Generally, fruit trees need a certain amount of cold hours per year to regulate their vegetative cycle. The accumulation of cold hours begins in the autumn, with the daily reduction of the hours of sunshine and the drop in temperatures. Slowly, our woody species will stop its physiology and metabolism to enter into winter rest, after a period of accumulation of reserve substances that will serve as the basis for the flowering / budding of the next biological cycle.

With the exception of some species such as avocado and citrus, which do not need cold to start their biological cycle because they are plants from hot climates, in fact they suffer damage with temperatures that are too low (especially avocado), the cold needs of fruit trees vary depending on the species, even variety.


Whether they are woody species such as kiwi or vine, pip fruit such as pear or apple, stone fruit such as cherry or olive tree, shell fruit such as almond or pistachio, and regardless of the cold hours, Exotic fruit trees such as citrus and subtropical fruit trees such as avocado, all of them will start a new biological cycle during the next few weeks. The trees will begin to come out of their dormant state and the sap will begin to move, giving way to flowering or new shoots.

Now, global warming and the foreseeable climate change can modify the behavior of fruit species and, years or areas where enough cold is not accumulated, can cause a scarce or staggered flowering, being able to observe buds in very different phenological states, some can even remain dormant, without sprouting, falling in extreme cases, and therefore not producing flowering.


The processes of flowering, pollination and fruit set are especially important.

  • Although flowering is usually a gradual process within the same plant, its period is relatively short, since the flowers wilt and fall if they are not pollinated.
  • The weather is of vital importance during pollination, since low temperatures and rainfall can alter the habits of pollinating insects, reducing their activity; or else make anemophilic pollination difficult by decreasing the quality of pollen in conditions of high humidity. On the other hand, high temperatures can shorten the effective pollination period or even cause flower abortions.
  • Similarly, possible frosts or excessively high temperatures can also cause significant damage to freshly set fruits, causing their loss.

For pollination to take place, the transfer of pollen from the anther of the flower to the stigma of another flower (allogamy) or of the same (autogamy), in the case of hermaphroditic and self-compatible flowers, must occur. This transfer can be done by the wind (anemophilous) or by pollinating insects (entomophilous), depending on the fruit species. Once the pollen grain reaches the receptive stigma of a flower, it must germinate and the pollen tube must travel the path that leads from the stigma to the interior of the embryo sac, where fertilization will take place, giving rise to the future seed. and with it, to the conversion of the flower into fruit.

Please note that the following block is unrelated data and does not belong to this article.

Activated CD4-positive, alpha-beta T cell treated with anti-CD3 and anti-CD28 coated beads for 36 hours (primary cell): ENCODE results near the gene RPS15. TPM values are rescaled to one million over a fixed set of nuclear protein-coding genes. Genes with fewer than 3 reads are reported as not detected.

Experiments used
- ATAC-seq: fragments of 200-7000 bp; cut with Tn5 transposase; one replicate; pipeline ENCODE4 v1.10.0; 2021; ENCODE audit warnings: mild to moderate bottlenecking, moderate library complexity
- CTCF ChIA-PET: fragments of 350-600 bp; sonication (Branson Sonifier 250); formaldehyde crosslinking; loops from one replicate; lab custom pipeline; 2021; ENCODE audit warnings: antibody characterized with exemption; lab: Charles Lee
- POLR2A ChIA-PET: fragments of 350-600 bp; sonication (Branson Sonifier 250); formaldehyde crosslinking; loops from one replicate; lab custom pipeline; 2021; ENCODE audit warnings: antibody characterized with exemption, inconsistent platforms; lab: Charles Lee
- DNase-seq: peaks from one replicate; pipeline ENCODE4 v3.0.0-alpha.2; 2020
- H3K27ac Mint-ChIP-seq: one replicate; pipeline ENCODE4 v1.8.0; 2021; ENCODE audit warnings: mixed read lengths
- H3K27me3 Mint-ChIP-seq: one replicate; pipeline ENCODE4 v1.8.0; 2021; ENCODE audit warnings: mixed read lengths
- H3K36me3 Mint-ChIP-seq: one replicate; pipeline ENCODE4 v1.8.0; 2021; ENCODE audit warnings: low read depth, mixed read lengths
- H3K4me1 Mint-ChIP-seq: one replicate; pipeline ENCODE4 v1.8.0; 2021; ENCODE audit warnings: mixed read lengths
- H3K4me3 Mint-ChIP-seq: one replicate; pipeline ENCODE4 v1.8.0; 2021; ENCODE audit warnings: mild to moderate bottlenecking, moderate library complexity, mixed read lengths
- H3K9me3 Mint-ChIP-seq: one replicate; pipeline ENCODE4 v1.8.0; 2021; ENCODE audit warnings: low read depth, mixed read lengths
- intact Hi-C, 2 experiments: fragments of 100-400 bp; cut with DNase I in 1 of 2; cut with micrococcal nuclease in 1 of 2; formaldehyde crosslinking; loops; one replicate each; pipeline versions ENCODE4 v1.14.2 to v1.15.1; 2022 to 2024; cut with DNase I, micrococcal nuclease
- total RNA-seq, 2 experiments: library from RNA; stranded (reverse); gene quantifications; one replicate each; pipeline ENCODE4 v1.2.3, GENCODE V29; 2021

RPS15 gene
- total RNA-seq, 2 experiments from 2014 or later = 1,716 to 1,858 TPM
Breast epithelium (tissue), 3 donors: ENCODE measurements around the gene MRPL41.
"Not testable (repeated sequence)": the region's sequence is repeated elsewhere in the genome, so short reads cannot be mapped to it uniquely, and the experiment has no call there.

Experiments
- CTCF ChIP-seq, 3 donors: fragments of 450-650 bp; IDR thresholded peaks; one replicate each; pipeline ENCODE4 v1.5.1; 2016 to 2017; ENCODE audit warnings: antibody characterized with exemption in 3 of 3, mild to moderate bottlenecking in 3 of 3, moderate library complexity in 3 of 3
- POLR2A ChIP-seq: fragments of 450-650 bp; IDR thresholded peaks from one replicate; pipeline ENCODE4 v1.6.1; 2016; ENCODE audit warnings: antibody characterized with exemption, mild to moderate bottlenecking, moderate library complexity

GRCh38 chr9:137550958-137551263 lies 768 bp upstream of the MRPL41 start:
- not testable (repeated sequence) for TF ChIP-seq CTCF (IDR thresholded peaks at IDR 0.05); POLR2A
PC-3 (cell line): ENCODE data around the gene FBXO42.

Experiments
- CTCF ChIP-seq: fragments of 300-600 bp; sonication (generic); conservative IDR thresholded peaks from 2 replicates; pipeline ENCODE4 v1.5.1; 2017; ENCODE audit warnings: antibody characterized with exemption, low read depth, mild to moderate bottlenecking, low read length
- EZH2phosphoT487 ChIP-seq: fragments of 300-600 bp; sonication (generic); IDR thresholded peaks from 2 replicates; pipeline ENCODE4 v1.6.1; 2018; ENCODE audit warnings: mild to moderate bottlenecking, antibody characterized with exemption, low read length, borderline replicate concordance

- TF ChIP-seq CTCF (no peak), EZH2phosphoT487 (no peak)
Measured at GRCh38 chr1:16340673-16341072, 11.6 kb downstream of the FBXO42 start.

After pollination, fruit set occurs. The influence of the seeds on the growth of the fruits is regulated by hormones, mainly auxins, gibberellins and cytokinins, whose levels decrease as the seeds mature.

It should be clarified that some fruit species, such as citrus, can develop fruits without the flowers having been previously pollinated and fertilized. This fruiting, known as parthenocarpic, produces fruits that are characterized by the absence of seeds. Parthenocarpic fruits contain auxins and cytokinins in lower concentrations than seed fruits of the same species, and gibberellins are practically absent. They are more susceptible to natural falls and, to

To obtain an adequate level of production, it is essential to keep the plants in optimal nutritional state. In some cases, this parthenocarpy occurs in an induced manner through the application of gibberellins that induce an increase in the endogenous auxin content in the ovary of a non-pollinated flower and also cause fruit growth in the absence of fertilization.


The nutritional and health status of the tree influences all these processes. The absence of a post-harvest fertilizer plan after the previous season can negatively affect flowering. Not restoring certain nutrients after the productive period of the fruit tree has a direct influence on the accumulation of reserve substances in the different organs of the tree. And it is that these reserve substances will be the only source of supplies during the winter rest of the crop, until once the first vegetative organs have developed, and slowly and gradually, it is photosynthesis that provides the necessary nutrients for normal physiological and metabolic functioning of our fruit species. In general, cultivation techniques that favor the growth and development of flowers or limit competition between them (pruning, sanitary control, early watering, good nutrition, etc.), promote the fruitful capacity of the flowers.


Focusing on the nutritional aspect, the correct application of fertilizers before and during flowering and during fruit setting is essential to maintain an adequate number of fruits per tree.


At the level of macronutrients, nitrogen (its application should be done during post-harvest) plays a fundamental role, increasing the longevity of the ovules and, therefore, increasing the effective pollination period; calcium, on the other hand, positively influences the germination of the pollen grain, so that the more germination occurs normally, the faster the growth of the pollen tube will begin.


Microelements play an essential role in flowering. Among them, and due to their level of consumption, the most important are boron, zinc and manganese. They are related to flowering, fruit setting and the number of fruits, and their insufficiency in the plant causes physiological disorders and reduces the number of fruits per tree.